The Center of The Universe for One Shining Evening

So on Saturday Rosie and I reaffirmed our marriage to the world (check here for the elopement story), and I have to say, it was the party of the year. Here we are, together, a few minutes before the celebration began:

Photo: Rosie and Jason.

It's interesting, because when you plan a party of this size (over 200 people), there are so many things that can go wrong. And many things, during the planning process, did go wrong. From almost not having our space constructed on time, to our first band standing us up one month before the big day, we had our fair share of difficulties. But the important thing is, now, today, thinking back... we pulled it off! Rosie deserves the credit for making it happen; I was her (mostly) eager assistant these past several months.

The evening was amazing- the party went from 6:00 PM 'till after midnight, and it seemed like a beautiful blink of the eye. I wish it could have gone on for days. It's really hard to believe, but everything was flawless (except for my crying on stage- I really didn't want the folks at my office to see that). We couldn't have asked for a smoother, more perfect, more passionate, more exciting, more fun, more memorable, more touching, more emotional evening.

Highlights? Where do I begin... Rosie's dad (now 72 years old) jamming on the accordion while she led the ladies in dancing the Miserlu... the cake fight that got out of hand... the naughty messages on the big board of magnetic poetry... Rose's fairy-tale descent down the grand staircase... the Native American invocation... the amazing food... the dancing... the dancing... (and did I mention) the dancing... the band (consummate professionals; they swung the house down)... the unfinished bathrooms with curtains (!) between the stalls... the most beautiful 1930s ballroom you've ever seen... the 50 foot long bar... seeing people we haven't seen in 8 years... seeing our family from California... seeing our family from Maryland... seeing our friends from New York, from Pennsylvania, from Virginia... seeing all of our friends... bonding with 200 people simultaneously...

It was the most wonderful thing I've ever experienced. This tops everything.

Well, today's the big day. I'll talk to ya when I come up for air.
This is quite an interesting firm.
The Man-Shower (Don't be afraid)

Okay, so I’m already married, but we’re having a kick-ass wedding reception this coming Saturday (T minus 3 days and counting). The story so far: eloped in February, reception in July; makes perfect sense as far as I’m concerned.

Anyway, along with the wedding (reception) itself, there are certain little events that happen along the way to further increase the joy and/or mania of the whole bacchanalia. One of these events is the “shower.” Now, traditionally, this is geared toward the bride, and the man has a “bachelor party.” But, as I am not that kind of guy, you know the rowdy, beer-drinkin’, sports-watchin’, recliner sittin’ type, the brethren of my newly expanded family decided that I should have a man-shower. Now, I know, it sounds a little weird, but bear with me.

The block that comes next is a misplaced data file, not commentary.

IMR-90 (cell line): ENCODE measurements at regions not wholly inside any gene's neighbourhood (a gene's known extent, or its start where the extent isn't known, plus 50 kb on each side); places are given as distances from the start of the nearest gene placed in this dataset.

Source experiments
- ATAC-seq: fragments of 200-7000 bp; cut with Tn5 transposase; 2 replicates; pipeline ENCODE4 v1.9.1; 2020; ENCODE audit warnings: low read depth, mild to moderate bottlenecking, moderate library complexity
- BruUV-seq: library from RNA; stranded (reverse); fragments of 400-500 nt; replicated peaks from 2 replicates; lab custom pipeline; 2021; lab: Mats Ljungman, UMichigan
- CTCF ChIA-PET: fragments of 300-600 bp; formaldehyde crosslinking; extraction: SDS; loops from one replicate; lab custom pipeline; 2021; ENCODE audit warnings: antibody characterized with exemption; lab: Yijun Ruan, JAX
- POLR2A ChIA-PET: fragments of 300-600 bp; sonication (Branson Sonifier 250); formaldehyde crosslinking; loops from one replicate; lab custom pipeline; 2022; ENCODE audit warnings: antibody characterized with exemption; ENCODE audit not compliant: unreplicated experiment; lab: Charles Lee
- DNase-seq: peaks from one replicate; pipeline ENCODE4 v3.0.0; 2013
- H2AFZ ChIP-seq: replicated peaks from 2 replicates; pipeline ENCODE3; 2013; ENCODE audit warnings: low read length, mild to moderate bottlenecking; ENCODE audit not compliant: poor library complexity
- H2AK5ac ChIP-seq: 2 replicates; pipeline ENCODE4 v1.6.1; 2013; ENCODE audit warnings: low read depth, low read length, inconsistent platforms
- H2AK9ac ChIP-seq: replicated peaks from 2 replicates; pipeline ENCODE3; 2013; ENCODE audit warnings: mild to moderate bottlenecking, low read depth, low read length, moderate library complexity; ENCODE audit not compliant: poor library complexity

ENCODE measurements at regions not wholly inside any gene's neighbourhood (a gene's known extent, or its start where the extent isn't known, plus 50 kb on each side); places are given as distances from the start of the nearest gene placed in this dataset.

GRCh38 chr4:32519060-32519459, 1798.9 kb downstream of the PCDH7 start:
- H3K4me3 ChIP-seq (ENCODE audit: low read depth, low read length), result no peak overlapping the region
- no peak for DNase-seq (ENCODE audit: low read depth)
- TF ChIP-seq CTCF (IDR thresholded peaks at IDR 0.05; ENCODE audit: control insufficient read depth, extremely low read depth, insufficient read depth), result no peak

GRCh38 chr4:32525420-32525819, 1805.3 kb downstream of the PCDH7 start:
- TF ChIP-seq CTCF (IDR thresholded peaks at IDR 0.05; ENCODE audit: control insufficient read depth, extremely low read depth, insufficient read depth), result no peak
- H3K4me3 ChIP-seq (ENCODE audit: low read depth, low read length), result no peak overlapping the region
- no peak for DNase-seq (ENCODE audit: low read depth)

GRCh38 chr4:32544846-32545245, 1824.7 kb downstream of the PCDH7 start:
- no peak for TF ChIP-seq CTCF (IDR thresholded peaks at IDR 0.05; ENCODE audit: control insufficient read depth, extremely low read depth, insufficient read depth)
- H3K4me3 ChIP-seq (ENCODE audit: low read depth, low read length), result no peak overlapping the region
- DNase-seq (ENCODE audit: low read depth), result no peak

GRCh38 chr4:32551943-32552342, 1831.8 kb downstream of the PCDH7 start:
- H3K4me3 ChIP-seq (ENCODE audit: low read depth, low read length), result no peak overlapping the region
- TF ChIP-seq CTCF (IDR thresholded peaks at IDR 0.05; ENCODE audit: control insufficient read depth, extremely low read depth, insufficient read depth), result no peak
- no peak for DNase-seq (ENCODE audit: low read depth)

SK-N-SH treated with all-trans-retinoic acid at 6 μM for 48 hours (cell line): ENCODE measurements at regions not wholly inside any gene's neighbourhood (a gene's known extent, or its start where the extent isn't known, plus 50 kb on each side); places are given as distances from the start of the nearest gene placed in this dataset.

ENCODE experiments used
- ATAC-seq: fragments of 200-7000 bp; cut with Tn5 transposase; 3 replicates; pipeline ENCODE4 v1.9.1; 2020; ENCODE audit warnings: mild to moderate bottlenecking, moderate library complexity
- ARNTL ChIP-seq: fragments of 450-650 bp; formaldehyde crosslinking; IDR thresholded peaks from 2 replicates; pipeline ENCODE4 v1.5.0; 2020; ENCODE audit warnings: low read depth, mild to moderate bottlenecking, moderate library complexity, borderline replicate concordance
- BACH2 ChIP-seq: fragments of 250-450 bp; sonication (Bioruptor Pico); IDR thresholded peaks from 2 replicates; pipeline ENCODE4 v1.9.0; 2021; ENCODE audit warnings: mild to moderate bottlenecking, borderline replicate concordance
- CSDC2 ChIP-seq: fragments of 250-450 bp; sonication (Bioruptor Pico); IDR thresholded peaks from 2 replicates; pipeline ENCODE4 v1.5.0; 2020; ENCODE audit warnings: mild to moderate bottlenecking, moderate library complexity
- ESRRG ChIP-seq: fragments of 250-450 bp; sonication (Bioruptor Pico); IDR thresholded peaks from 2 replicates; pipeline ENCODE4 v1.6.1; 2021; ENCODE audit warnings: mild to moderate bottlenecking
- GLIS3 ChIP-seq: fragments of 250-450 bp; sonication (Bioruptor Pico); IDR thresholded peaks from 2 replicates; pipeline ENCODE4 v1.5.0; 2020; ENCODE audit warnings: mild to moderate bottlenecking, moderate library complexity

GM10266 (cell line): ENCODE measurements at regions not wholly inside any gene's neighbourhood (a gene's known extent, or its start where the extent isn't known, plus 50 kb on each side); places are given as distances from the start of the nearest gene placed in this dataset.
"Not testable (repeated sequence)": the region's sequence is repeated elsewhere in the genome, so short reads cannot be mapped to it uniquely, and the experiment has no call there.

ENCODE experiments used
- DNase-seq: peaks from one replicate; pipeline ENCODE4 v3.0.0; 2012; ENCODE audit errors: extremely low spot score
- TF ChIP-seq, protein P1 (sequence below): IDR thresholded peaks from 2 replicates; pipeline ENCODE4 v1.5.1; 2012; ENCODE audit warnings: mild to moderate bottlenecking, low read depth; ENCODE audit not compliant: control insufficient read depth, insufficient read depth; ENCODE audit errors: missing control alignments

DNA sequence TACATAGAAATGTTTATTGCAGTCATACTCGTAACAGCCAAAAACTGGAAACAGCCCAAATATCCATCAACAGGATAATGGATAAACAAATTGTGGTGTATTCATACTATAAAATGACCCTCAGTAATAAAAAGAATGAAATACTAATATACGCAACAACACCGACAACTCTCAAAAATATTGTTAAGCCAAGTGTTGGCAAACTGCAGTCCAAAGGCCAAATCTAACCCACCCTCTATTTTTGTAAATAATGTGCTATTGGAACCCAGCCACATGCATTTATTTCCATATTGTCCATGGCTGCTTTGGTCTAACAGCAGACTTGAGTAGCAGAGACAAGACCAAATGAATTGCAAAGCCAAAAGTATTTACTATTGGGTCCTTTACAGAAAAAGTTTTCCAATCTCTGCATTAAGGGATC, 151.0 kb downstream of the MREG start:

Part of that man-shower will take place this Friday, when several of us will engage in a day of golf festivities (I have absolutely no golf ability), followed by eating festivities and possibly later some drinking festivities. Now that will be fun.

However, another part of the man-shower schedule of events has already taken place, and that is the bestowing of the man-shower gift. Now, Rosie received about 3,000 gifts at her shower, so the men thought I should have some semi-equivalent gift-compensation. So Monday I ventured to the far west side of Cleveland to receive my man-shower gift. Here’s what they got me, lucky sap that I am:

Masterpiece of Ergonomics: THE AERON

Thanks, guys, you sure know how to pick ‘em. To date, it’s my nicest material possession.

The way I see it is, I'm XXVII years of age, and I can't seem to strap myself into doing one kind of thing. No matter what my station in life, I always think that there is something else out there that's at least as (if not more) interesting as what I'm doing at any given time. So I try to do everything. This, by my way of thinking, presents a problem in that I cannot be happy unless I am exploring something new at all times. I get restless.

The other problem is, my favorite thing to do, more than work, more than produce, more than succeed, more than figure-out, is to daydream. I prefer daydreaming over almost every other human activity. That doesn't fit into the scheme of things. Nobody wants to pay you to daydream.

Here's a sketch of a favorite Piazza of mine in Florence. It wasn't the most beautiful or popular place in the city (and it was used as a parking lot during the day), but it had a scale and intimacy that I liked. It very much felt like an urban room.

Sketch: Piazza S. Firenze.

The Presence of The Dead in Chloride